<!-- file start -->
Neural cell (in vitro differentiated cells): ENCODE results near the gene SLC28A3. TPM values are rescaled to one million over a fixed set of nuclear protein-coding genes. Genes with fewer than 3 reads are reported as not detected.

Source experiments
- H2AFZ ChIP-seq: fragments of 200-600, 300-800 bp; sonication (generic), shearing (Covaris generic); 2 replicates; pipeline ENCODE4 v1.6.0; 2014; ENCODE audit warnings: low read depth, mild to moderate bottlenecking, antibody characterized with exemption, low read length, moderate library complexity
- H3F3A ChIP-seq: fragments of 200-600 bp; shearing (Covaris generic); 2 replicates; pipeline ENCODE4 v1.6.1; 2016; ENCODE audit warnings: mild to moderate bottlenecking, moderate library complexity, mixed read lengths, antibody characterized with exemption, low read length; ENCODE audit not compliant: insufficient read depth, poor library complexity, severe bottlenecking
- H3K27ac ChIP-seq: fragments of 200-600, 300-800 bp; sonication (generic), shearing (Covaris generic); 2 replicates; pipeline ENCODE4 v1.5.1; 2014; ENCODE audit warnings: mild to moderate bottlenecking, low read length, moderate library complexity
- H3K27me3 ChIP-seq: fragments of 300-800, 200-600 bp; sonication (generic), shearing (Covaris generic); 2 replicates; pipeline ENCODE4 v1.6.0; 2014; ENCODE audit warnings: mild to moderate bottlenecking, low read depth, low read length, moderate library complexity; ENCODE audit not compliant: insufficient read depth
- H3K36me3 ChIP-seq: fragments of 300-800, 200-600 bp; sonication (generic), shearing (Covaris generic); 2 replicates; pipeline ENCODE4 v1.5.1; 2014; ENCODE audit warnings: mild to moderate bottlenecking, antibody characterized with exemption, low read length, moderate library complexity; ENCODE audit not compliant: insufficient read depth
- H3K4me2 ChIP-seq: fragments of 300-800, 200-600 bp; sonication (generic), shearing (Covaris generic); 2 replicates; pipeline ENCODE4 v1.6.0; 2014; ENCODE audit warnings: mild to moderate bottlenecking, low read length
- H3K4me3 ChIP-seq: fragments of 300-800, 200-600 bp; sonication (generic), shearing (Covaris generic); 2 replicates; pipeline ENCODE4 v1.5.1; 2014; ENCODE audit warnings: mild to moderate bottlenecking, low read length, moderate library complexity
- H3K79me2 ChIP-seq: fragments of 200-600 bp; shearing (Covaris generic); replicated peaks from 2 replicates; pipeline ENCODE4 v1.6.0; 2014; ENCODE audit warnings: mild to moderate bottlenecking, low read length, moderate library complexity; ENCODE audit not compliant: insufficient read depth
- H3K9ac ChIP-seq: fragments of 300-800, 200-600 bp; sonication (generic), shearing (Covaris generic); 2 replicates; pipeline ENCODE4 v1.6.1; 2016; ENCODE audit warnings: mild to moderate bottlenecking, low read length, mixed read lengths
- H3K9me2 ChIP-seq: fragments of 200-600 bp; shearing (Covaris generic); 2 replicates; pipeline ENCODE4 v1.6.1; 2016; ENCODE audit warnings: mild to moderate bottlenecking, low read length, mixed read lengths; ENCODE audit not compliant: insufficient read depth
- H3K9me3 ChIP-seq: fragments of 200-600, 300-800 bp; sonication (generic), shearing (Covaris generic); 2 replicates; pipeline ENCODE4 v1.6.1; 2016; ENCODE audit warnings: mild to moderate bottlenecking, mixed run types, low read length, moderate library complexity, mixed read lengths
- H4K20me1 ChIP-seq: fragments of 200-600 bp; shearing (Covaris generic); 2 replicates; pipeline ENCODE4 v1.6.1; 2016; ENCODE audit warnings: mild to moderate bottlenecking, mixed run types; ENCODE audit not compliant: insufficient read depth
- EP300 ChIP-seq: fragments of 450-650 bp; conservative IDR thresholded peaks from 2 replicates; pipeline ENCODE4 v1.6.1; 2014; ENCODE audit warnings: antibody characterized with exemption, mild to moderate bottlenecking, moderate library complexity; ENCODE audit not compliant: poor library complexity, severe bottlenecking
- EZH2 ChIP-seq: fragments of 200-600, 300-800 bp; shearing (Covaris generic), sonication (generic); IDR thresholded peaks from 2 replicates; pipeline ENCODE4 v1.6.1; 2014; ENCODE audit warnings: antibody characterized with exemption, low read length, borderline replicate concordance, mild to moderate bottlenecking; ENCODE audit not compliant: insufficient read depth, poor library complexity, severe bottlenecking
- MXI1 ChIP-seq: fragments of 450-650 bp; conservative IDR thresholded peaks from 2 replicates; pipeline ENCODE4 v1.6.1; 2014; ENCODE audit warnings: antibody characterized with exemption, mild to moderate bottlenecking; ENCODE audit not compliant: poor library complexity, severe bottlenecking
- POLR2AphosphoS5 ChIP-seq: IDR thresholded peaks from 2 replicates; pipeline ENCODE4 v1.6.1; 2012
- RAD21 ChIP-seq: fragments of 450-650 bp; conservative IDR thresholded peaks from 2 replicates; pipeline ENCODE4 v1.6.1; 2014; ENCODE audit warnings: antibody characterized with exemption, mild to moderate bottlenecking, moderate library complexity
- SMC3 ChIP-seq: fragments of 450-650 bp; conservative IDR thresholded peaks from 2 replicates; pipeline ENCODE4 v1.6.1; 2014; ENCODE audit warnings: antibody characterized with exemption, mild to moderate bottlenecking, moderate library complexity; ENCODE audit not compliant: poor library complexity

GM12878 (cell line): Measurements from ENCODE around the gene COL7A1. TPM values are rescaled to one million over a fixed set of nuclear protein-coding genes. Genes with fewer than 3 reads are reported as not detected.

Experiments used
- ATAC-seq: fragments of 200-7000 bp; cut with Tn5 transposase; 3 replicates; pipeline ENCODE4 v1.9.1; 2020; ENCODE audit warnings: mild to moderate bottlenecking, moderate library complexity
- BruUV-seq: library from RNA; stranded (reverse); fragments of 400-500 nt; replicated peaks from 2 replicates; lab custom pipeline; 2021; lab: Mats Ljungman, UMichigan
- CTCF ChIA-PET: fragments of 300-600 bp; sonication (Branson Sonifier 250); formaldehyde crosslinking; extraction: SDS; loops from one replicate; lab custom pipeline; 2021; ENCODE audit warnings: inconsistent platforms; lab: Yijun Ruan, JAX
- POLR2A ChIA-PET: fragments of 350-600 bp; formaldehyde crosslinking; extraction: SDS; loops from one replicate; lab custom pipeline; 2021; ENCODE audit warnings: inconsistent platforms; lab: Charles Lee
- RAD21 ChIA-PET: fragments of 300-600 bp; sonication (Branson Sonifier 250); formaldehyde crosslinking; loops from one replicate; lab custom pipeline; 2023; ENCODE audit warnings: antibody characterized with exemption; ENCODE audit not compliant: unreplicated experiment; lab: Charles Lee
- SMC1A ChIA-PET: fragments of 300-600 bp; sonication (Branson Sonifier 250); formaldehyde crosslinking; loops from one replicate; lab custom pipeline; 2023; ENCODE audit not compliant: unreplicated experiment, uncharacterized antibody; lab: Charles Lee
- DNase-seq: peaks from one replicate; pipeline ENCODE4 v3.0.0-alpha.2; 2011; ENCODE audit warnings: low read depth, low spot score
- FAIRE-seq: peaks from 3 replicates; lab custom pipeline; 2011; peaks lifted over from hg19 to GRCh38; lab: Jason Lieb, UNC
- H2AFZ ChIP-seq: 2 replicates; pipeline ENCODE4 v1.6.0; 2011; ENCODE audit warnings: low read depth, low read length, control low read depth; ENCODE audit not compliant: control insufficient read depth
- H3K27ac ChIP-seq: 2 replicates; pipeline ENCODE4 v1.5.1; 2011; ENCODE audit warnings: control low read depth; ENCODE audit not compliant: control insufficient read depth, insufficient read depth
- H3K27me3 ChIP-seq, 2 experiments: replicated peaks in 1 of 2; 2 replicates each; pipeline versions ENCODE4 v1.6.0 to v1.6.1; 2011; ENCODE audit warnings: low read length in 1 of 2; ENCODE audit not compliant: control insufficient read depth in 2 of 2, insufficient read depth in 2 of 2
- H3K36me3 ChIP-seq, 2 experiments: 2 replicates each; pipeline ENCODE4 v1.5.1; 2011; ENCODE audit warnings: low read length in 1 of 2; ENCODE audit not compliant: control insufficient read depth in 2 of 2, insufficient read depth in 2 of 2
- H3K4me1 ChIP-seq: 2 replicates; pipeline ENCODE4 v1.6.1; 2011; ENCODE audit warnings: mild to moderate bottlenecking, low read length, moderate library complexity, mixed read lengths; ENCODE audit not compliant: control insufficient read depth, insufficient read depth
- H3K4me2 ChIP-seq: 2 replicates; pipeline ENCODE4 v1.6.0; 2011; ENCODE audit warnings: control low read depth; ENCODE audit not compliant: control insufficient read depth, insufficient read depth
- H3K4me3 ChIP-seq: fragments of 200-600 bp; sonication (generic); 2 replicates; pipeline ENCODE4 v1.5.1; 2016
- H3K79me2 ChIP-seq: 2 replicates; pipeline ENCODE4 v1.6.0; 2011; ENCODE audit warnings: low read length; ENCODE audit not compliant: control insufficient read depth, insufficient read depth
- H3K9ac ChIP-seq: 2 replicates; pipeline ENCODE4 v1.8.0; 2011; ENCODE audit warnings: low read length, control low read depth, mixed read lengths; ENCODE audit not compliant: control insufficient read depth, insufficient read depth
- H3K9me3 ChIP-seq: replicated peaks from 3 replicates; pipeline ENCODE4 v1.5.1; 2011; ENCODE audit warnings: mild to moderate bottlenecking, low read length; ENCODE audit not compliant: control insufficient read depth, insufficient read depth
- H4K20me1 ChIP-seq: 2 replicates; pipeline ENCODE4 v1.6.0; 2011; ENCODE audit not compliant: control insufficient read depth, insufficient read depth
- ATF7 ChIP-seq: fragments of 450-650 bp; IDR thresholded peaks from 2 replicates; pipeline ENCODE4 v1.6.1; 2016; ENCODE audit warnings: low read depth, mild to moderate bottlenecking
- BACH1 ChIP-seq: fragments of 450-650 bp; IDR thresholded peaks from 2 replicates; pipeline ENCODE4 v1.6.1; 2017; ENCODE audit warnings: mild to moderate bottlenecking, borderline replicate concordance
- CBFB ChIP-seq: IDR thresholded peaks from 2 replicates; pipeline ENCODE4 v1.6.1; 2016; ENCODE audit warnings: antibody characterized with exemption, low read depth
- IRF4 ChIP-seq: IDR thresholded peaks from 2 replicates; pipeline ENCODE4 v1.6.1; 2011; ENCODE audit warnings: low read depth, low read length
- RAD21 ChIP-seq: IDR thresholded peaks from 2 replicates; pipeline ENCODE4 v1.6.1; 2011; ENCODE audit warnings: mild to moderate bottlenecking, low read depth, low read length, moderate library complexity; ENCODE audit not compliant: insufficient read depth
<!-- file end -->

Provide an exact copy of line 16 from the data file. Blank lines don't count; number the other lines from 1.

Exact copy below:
- EZH2 ChIP-seq: fragments of 200-600, 300-800 bp; shearing (Covaris generic), sonication (generic); IDR thresholded peaks from 2 replicates; pipeline ENCODE4 v1.6.1; 2014; ENCODE audit warnings: antibody characterized with exemption, low read length, borderline replicate concordance, mild to moderate bottlenecking; ENCODE audit not compliant: insufficient read depth, poor library complexity, severe bottlenecking